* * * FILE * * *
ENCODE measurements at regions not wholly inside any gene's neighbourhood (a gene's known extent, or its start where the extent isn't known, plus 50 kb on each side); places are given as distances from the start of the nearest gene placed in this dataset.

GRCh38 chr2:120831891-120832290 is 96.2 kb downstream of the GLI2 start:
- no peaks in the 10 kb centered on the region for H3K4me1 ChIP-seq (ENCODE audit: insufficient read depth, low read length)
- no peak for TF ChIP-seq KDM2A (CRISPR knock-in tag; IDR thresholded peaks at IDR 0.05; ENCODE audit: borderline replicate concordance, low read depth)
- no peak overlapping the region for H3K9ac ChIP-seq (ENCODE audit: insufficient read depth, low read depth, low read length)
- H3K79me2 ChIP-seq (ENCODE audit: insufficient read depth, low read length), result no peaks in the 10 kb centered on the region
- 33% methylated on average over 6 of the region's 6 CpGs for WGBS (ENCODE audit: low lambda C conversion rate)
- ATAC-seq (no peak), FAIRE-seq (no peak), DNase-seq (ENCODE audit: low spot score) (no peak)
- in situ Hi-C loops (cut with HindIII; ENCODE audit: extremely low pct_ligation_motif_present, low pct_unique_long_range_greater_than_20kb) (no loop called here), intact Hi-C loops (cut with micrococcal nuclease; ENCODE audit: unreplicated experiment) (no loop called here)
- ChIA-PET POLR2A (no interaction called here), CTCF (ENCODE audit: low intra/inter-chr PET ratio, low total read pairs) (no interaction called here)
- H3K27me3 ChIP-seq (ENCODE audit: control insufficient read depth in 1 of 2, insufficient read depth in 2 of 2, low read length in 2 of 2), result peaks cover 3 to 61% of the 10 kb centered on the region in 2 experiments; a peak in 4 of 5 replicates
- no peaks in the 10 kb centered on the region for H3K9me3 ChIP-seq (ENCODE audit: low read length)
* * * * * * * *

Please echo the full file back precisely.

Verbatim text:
ENCODE measurements at regions not wholly inside any gene's neighbourhood (a gene's known extent, or its start where the extent isn't known, plus 50 kb on each side); places are given as distances from the start of the nearest gene placed in this dataset.

GRCh38 chr2:120831891-120832290 is 96.2 kb downstream of the GLI2 start:
- no peaks in the 10 kb centered on the region for H3K4me1 ChIP-seq (ENCODE audit: insufficient read depth, low read length)
- no peak for TF ChIP-seq KDM2A (CRISPR knock-in tag; IDR thresholded peaks at IDR 0.05; ENCODE audit: borderline replicate concordance, low read depth)
- no peak overlapping the region for H3K9ac ChIP-seq (ENCODE audit: insufficient read depth, low read depth, low read length)
- H3K79me2 ChIP-seq (ENCODE audit: insufficient read depth, low read length), result no peaks in the 10 kb centered on the region
- 33% methylated on average over 6 of the region's 6 CpGs for WGBS (ENCODE audit: low lambda C conversion rate)
- ATAC-seq (no peak), FAIRE-seq (no peak), DNase-seq (ENCODE audit: low spot score) (no peak)
- in situ Hi-C loops (cut with HindIII; ENCODE audit: extremely low pct_ligation_motif_present, low pct_unique_long_range_greater_than_20kb) (no loop called here), intact Hi-C loops (cut with micrococcal nuclease; ENCODE audit: unreplicated experiment) (no loop called here)
- ChIA-PET POLR2A (no interaction called here), CTCF (ENCODE audit: low intra/inter-chr PET ratio, low total read pairs) (no interaction called here)
- H3K27me3 ChIP-seq (ENCODE audit: control insufficient read depth in 1 of 2, insufficient read depth in 2 of 2, low read length in 2 of 2), result peaks cover 3 to 61% of the 10 kb centered on the region in 2 experiments; a peak in 4 of 5 replicates
- no peaks in the 10 kb centered on the region for H3K9me3 ChIP-seq (ENCODE audit: low read length)